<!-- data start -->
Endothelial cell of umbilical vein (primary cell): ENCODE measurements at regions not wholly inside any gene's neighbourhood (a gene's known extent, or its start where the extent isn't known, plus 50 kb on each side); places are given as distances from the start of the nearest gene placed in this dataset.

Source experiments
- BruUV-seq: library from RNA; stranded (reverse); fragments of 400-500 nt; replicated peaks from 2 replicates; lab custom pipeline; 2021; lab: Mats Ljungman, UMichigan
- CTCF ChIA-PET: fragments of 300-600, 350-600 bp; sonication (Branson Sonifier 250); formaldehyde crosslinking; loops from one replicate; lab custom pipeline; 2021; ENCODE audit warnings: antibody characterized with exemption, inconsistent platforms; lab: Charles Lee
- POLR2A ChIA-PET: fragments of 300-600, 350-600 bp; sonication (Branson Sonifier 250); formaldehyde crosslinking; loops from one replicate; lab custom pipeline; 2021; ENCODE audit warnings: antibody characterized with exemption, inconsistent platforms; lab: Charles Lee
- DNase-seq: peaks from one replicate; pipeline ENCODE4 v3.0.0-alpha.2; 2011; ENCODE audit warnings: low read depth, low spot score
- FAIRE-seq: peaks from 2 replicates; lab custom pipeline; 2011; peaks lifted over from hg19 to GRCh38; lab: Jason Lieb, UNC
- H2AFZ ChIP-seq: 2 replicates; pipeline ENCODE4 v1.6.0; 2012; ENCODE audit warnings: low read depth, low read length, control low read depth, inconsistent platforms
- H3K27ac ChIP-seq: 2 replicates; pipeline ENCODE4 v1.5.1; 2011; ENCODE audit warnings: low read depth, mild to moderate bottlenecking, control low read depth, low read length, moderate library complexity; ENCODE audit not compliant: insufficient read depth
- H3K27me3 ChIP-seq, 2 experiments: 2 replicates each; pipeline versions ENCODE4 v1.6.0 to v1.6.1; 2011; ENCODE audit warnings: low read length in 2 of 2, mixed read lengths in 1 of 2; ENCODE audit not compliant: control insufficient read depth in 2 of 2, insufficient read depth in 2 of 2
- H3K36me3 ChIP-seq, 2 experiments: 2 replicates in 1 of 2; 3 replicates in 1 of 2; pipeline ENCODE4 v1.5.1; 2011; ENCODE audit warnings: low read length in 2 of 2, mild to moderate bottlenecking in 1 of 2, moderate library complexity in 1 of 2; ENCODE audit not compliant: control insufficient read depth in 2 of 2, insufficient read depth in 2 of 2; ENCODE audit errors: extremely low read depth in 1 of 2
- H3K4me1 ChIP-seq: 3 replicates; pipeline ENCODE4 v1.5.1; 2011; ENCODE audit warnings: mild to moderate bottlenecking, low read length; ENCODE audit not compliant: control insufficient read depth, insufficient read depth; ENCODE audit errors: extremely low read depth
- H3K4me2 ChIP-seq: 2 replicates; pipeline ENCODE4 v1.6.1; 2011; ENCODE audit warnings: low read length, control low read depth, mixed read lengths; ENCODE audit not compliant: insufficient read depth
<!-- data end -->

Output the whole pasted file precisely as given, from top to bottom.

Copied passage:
Endothelial cell of umbilical vein (primary cell): ENCODE measurements at regions not wholly inside any gene's neighbourhood (a gene's known extent, or its start where the extent isn't known, plus 50 kb on each side); places are given as distances from the start of the nearest gene placed in this dataset.

Source experiments
- BruUV-seq: library from RNA; stranded (reverse); fragments of 400-500 nt; replicated peaks from 2 replicates; lab custom pipeline; 2021; lab: Mats Ljungman, UMichigan
- CTCF ChIA-PET: fragments of 300-600, 350-600 bp; sonication (Branson Sonifier 250); formaldehyde crosslinking; loops from one replicate; lab custom pipeline; 2021; ENCODE audit warnings: antibody characterized with exemption, inconsistent platforms; lab: Charles Lee
- POLR2A ChIA-PET: fragments of 300-600, 350-600 bp; sonication (Branson Sonifier 250); formaldehyde crosslinking; loops from one replicate; lab custom pipeline; 2021; ENCODE audit warnings: antibody characterized with exemption, inconsistent platforms; lab: Charles Lee
- DNase-seq: peaks from one replicate; pipeline ENCODE4 v3.0.0-alpha.2; 2011; ENCODE audit warnings: low read depth, low spot score
- FAIRE-seq: peaks from 2 replicates; lab custom pipeline; 2011; peaks lifted over from hg19 to GRCh38; lab: Jason Lieb, UNC
- H2AFZ ChIP-seq: 2 replicates; pipeline ENCODE4 v1.6.0; 2012; ENCODE audit warnings: low read depth, low read length, control low read depth, inconsistent platforms
- H3K27ac ChIP-seq: 2 replicates; pipeline ENCODE4 v1.5.1; 2011; ENCODE audit warnings: low read depth, mild to moderate bottlenecking, control low read depth, low read length, moderate library complexity; ENCODE audit not compliant: insufficient read depth
- H3K27me3 ChIP-seq, 2 experiments: 2 replicates each; pipeline versions ENCODE4 v1.6.0 to v1.6.1; 2011; ENCODE audit warnings: low read length in 2 of 2, mixed read lengths in 1 of 2; ENCODE audit not compliant: control insufficient read depth in 2 of 2, insufficient read depth in 2 of 2
- H3K36me3 ChIP-seq, 2 experiments: 2 replicates in 1 of 2; 3 replicates in 1 of 2; pipeline ENCODE4 v1.5.1; 2011; ENCODE audit warnings: low read length in 2 of 2, mild to moderate bottlenecking in 1 of 2, moderate library complexity in 1 of 2; ENCODE audit not compliant: control insufficient read depth in 2 of 2, insufficient read depth in 2 of 2; ENCODE audit errors: extremely low read depth in 1 of 2
- H3K4me1 ChIP-seq: 3 replicates; pipeline ENCODE4 v1.5.1; 2011; ENCODE audit warnings: mild to moderate bottlenecking, low read length; ENCODE audit not compliant: control insufficient read depth, insufficient read depth; ENCODE audit errors: extremely low read depth
- H3K4me2 ChIP-seq: 2 replicates; pipeline ENCODE4 v1.6.1; 2011; ENCODE audit warnings: low read length, control low read depth, mixed read lengths; ENCODE audit not compliant: insufficient read depth